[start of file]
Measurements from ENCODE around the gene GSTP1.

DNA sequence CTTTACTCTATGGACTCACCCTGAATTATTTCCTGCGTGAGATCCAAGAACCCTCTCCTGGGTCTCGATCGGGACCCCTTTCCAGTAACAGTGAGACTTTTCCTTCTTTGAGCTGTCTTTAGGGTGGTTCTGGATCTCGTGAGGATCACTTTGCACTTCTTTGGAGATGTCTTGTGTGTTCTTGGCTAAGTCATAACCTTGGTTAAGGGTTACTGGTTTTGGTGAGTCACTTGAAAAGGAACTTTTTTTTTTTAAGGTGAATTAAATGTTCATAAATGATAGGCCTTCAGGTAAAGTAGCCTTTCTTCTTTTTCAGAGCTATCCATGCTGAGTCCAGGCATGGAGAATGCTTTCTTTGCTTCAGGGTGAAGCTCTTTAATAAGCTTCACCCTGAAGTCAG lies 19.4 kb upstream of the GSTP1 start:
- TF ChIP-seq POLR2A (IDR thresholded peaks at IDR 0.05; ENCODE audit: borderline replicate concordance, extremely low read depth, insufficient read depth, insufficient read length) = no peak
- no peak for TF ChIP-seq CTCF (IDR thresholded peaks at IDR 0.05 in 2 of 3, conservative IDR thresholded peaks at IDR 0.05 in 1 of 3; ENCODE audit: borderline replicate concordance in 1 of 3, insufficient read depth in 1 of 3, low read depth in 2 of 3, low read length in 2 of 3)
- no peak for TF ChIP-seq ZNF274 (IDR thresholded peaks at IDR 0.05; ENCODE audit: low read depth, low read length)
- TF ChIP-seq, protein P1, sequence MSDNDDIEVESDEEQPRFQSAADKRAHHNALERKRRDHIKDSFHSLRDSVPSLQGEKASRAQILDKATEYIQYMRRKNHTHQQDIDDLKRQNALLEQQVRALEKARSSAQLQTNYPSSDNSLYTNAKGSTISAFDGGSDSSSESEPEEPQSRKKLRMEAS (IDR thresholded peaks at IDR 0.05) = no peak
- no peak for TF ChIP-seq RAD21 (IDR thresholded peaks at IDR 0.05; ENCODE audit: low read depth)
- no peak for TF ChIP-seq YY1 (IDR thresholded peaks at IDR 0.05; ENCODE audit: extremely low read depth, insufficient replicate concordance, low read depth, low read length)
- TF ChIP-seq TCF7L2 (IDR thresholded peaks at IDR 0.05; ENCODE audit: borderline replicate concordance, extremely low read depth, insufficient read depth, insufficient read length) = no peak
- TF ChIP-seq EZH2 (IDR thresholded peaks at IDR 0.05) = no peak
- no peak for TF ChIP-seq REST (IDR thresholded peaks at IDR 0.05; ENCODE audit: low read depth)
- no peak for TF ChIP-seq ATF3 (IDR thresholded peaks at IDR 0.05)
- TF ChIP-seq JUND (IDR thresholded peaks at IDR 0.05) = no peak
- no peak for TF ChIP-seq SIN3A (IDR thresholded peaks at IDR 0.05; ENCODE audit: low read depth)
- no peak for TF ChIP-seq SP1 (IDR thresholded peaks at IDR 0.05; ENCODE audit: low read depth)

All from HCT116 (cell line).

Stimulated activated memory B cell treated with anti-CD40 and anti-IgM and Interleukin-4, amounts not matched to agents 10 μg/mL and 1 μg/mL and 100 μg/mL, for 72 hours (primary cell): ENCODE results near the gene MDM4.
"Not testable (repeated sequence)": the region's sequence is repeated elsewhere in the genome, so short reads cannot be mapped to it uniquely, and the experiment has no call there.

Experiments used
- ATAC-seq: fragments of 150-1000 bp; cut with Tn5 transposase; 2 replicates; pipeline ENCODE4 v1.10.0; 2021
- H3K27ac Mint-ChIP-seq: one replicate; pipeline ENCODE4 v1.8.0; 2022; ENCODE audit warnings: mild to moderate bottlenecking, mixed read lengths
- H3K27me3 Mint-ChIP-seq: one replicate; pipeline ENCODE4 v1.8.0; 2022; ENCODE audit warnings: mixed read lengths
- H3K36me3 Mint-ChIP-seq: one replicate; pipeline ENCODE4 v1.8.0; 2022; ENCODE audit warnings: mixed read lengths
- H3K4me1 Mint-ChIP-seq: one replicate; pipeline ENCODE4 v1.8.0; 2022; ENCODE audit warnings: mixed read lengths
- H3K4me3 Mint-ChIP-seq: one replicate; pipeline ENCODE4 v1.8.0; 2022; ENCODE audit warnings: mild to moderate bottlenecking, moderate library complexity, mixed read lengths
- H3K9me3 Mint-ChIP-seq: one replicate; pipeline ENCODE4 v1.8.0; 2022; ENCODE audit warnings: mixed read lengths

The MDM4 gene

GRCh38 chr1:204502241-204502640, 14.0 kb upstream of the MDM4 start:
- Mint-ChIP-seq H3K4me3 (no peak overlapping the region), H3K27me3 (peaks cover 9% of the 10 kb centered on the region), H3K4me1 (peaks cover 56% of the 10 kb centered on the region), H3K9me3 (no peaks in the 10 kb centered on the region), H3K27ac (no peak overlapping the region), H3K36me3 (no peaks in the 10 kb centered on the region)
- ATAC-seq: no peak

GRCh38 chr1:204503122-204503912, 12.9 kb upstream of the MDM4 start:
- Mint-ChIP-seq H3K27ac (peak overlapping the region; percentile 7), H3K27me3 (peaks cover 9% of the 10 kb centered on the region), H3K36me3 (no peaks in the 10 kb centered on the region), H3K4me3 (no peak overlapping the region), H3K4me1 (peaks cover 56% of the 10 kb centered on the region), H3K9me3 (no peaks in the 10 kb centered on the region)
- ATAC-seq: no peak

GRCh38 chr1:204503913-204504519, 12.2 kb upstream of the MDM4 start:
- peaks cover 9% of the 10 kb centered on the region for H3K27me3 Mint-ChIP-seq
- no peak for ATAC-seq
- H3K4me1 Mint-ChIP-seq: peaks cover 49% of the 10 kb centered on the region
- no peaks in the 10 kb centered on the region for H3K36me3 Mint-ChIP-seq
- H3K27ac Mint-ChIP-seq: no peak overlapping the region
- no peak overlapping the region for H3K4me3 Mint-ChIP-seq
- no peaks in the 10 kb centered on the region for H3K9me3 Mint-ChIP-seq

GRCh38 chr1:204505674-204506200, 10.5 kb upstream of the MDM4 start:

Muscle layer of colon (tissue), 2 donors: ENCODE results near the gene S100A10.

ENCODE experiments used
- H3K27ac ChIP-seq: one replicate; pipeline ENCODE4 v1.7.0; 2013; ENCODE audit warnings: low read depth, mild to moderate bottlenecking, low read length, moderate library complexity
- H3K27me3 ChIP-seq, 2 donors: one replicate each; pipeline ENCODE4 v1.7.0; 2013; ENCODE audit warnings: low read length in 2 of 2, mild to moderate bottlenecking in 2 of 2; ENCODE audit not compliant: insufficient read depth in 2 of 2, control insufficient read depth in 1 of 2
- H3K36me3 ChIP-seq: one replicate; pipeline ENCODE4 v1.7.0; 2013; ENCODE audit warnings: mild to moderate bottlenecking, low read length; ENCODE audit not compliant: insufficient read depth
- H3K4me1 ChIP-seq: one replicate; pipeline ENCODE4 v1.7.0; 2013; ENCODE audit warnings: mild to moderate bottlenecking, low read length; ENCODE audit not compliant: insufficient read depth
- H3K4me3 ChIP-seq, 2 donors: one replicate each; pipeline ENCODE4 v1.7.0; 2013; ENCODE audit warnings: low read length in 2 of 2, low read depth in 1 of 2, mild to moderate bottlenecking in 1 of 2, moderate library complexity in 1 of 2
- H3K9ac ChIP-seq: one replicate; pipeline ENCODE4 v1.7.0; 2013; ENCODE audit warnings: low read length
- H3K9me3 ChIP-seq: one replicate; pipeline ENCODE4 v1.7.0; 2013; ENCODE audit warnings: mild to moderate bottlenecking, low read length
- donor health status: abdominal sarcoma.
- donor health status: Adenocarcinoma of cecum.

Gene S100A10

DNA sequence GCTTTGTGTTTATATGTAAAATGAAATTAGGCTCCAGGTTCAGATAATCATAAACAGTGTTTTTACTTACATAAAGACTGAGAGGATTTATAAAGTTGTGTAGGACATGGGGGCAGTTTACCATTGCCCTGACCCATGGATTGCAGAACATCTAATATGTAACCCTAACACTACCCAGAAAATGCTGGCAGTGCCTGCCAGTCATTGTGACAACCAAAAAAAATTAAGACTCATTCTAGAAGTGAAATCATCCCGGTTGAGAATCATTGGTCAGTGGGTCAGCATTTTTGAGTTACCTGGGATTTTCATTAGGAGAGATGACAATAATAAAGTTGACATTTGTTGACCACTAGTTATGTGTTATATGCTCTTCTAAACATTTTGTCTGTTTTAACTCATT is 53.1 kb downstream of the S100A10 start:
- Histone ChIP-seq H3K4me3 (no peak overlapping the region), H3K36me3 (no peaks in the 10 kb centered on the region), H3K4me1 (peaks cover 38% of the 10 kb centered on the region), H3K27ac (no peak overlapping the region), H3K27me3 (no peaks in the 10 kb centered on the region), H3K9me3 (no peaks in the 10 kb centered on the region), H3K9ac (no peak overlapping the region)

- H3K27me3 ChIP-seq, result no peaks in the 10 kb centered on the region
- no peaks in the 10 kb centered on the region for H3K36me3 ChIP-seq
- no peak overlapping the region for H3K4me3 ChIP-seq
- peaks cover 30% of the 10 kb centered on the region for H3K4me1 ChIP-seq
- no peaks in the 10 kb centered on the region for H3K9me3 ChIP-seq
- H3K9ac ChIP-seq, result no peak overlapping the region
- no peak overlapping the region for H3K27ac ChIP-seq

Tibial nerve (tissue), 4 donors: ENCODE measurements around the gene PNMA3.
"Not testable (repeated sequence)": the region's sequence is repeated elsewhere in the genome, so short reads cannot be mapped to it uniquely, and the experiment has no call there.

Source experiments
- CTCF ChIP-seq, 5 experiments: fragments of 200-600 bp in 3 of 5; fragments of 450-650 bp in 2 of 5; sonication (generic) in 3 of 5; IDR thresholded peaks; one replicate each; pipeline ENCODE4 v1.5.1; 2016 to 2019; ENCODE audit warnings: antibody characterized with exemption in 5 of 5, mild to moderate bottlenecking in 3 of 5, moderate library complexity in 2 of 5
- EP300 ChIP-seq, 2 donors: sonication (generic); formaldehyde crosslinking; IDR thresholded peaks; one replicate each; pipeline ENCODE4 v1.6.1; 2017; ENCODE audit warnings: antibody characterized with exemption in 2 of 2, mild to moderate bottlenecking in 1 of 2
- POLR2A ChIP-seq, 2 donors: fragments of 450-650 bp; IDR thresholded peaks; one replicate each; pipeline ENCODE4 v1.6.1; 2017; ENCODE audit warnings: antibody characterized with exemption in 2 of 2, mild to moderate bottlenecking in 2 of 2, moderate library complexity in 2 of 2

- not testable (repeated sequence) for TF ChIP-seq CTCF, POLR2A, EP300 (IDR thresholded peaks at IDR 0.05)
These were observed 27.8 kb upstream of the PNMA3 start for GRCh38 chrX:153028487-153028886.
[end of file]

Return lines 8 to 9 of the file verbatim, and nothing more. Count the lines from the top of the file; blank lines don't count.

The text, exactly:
- no peak for TF ChIP-seq YY1 (IDR thresholded peaks at IDR 0.05; ENCODE audit: extremely low read depth, insufficient replicate concordance, low read depth, low read length)
- TF ChIP-seq TCF7L2 (IDR thresholded peaks at IDR 0.05; ENCODE audit: borderline replicate concordance, extremely low read depth, insufficient read depth, insufficient read length) = no peak